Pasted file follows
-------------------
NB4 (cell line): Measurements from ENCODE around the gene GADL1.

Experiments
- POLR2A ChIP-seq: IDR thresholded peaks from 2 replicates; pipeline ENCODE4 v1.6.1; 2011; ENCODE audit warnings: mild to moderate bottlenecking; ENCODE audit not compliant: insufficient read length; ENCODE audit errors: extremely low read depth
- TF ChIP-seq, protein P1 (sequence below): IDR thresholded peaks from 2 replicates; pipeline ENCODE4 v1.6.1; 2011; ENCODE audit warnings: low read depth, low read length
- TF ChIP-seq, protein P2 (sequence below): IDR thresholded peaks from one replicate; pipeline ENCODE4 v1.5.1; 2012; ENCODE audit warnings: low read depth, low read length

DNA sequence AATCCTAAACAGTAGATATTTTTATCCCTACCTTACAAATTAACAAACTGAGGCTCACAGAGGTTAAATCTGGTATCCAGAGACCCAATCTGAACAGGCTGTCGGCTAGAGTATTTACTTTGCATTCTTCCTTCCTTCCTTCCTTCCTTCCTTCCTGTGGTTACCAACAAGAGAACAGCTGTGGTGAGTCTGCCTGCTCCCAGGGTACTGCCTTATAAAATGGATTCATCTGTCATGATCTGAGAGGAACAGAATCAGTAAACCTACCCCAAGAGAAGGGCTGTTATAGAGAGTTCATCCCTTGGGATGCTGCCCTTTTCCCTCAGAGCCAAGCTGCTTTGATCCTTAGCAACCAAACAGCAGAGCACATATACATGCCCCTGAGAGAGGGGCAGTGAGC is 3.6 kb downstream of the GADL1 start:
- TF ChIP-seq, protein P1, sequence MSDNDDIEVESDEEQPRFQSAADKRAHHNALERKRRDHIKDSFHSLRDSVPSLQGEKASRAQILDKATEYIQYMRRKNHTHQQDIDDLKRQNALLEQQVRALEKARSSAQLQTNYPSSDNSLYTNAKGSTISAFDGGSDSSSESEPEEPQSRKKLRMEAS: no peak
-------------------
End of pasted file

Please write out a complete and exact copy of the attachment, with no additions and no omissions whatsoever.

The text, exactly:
NB4 (cell line): Measurements from ENCODE around the gene GADL1.

Experiments
- POLR2A ChIP-seq: IDR thresholded peaks from 2 replicates; pipeline ENCODE4 v1.6.1; 2011; ENCODE audit warnings: mild to moderate bottlenecking; ENCODE audit not compliant: insufficient read length; ENCODE audit errors: extremely low read depth
- TF ChIP-seq, protein P1 (sequence below): IDR thresholded peaks from 2 replicates; pipeline ENCODE4 v1.6.1; 2011; ENCODE audit warnings: low read depth, low read length
- TF ChIP-seq, protein P2 (sequence below): IDR thresholded peaks from one replicate; pipeline ENCODE4 v1.5.1; 2012; ENCODE audit warnings: low read depth, low read length

DNA sequence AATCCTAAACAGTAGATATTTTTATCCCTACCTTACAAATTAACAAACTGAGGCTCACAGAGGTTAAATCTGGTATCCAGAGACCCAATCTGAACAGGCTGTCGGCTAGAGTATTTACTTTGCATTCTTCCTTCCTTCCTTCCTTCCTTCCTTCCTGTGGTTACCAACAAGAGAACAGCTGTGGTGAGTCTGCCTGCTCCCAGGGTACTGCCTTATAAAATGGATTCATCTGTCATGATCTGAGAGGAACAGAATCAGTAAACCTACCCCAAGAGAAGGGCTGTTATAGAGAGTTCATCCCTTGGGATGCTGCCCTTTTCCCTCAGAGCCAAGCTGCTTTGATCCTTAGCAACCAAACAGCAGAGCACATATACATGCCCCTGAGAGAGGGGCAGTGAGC is 3.6 kb downstream of the GADL1 start:
- TF ChIP-seq, protein P1, sequence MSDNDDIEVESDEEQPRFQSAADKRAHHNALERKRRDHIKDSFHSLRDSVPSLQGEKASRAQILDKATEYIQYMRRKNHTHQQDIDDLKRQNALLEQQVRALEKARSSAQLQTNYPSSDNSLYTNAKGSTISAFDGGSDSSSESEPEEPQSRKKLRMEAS: no peak